Financial documents suggested that Las Vegas Sands Corp. paid USD96 million to settle a 15-year breach-of-contract dispute with a Hong Kong businessman who helped the U.S. company open its first casino in the Chinese gambling enclave of Macau.
The amount was listed as a “nonrecurring legal settlement” in a $582 million quarterly earnings report by the publicly traded company headed by casino mogul Sheldon Adelson.
Adelson did not take part in a conference call with analysts, and company executives did not say anything about the single line-item among 15 pages of financial figures.
No dollar amount was disclosed March 14 when the settlement between Sands and Richard Suen and his company, Round Square Co., was announced in a Las Vegas courtroom.
At the time, Suen said the battle he waged with Adelson since 2004 was “worth it” for what he called “the sense of justice.” Suen attorney John O’Malley and Sands attorney James Jimmerson called it a fair end to the case.
Las Vegas Sands spokesman Ron Reese declined Wednesday to comment, and attorneys on both sides in the third trial involving Sands and Suen didn’t immediately respond to messages.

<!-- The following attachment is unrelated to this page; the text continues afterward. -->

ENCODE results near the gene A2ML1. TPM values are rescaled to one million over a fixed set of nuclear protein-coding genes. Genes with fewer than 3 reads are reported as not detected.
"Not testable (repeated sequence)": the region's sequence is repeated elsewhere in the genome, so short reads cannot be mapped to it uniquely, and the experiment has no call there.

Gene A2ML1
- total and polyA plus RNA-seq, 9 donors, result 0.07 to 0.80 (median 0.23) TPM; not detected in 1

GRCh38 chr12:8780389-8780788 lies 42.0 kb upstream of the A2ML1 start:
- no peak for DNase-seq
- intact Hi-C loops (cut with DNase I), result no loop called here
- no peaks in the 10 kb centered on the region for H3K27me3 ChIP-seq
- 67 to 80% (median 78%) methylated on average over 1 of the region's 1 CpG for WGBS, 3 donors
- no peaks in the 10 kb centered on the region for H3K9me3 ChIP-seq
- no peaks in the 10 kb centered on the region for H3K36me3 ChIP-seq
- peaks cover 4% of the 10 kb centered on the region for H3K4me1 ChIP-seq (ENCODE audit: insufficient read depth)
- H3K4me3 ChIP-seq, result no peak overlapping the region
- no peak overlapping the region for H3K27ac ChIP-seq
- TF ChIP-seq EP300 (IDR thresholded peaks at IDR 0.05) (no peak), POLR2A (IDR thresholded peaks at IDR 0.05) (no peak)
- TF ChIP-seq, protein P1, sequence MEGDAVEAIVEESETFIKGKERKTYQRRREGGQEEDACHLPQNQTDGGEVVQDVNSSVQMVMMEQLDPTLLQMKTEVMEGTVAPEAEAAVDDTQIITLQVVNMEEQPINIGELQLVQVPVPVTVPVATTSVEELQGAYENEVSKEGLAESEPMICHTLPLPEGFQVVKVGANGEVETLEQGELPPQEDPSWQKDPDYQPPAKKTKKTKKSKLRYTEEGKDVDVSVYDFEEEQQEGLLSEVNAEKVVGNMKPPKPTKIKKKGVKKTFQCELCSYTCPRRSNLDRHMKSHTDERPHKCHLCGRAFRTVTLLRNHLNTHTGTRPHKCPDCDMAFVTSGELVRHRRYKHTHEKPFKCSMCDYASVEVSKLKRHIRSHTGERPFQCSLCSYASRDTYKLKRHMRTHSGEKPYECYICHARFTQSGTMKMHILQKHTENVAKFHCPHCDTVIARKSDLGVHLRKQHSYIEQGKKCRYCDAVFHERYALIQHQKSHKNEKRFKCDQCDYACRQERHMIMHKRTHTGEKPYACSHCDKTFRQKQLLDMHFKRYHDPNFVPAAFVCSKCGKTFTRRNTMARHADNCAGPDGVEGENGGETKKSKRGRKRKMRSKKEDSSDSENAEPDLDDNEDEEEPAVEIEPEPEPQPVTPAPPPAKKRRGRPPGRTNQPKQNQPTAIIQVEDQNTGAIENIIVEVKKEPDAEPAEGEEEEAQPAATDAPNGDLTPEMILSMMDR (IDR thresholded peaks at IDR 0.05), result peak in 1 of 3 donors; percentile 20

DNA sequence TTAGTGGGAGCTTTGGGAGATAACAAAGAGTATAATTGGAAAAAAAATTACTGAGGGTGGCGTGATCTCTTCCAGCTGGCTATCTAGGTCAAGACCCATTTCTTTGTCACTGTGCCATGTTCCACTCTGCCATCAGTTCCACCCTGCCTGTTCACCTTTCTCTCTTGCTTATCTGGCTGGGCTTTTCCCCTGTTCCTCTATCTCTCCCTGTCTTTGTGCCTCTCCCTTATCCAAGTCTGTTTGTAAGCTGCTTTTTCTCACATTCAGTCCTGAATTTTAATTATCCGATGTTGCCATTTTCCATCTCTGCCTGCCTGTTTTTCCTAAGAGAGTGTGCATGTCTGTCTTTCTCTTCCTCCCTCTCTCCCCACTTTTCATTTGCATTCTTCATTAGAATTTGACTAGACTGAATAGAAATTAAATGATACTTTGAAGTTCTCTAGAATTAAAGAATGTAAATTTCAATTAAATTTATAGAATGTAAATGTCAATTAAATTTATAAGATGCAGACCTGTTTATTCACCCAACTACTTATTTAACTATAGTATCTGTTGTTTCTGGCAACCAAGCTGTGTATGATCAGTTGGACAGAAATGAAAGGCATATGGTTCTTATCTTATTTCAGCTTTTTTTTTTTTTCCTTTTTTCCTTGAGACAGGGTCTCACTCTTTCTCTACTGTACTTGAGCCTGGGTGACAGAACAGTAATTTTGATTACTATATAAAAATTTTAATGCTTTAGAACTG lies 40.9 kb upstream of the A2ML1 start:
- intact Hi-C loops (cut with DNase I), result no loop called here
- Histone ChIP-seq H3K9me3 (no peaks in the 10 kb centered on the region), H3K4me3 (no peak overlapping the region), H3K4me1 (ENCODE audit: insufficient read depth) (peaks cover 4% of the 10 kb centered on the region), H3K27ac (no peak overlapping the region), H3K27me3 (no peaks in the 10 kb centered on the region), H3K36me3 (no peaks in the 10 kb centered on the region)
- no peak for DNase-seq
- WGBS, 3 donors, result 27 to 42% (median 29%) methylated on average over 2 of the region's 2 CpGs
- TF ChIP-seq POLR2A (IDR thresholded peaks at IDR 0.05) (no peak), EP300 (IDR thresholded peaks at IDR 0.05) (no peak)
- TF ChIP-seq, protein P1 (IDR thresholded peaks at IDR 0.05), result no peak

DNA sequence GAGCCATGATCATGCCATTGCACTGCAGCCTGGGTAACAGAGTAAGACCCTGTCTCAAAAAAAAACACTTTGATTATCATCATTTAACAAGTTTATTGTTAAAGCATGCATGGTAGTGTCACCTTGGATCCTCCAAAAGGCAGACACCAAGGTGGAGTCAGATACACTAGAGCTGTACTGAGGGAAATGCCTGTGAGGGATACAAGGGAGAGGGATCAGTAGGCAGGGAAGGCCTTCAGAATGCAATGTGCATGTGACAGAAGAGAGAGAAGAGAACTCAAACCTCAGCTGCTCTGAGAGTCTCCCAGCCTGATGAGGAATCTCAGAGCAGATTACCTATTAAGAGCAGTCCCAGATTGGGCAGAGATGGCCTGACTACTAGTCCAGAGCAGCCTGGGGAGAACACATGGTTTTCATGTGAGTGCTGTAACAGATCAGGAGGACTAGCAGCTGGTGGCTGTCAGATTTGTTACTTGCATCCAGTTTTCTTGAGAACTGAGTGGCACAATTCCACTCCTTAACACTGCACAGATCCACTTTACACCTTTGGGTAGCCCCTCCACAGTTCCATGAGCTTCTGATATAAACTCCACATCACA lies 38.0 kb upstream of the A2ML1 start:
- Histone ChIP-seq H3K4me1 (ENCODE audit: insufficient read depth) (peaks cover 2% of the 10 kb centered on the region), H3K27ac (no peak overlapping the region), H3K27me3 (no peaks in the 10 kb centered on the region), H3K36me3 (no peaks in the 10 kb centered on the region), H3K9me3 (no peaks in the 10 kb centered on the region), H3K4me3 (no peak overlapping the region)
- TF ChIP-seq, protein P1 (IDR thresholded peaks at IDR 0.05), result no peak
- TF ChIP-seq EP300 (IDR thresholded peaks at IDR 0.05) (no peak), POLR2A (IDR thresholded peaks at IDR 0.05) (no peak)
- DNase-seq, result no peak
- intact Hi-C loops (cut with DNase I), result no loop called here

A $96 million settlement would surpass previous jury judgments against Sands of $70 million in 2013 and $44 million in 2008 after state court trials.
Both times, Sands appealed. The Nevada Supreme Court upheld jury findings that Sands was liable for damages but said in 2016 that a new jury should decide how much Suen should receive.
The resulting settlement ended trial ahead of a second day of videotaped testimony by Adelson, the ailing 85-year-old board chairman, CEO and Republican national party donor.
Company lawyers say he is being treated for cancer, and he has been excused from appearing in court in person due to his health.
Suen had no written contract but said he was promised a $5 million “success fee” if Sands got approval from the Chinese government to open a Macau casino, plus 2 percent of profits over the 18-year life of a license. Sands now owns five lucrative properties in Macau.
It also owns the Venetian and Palazzo resorts and Sands Expo Center on the Las Vegas Strip and a resort in Singapore. It recently sold a property in Pennsylvania.
Company stock closed on Wednesday at $67.91, down 24 cents. Ken Ritter, Las Vegas, AP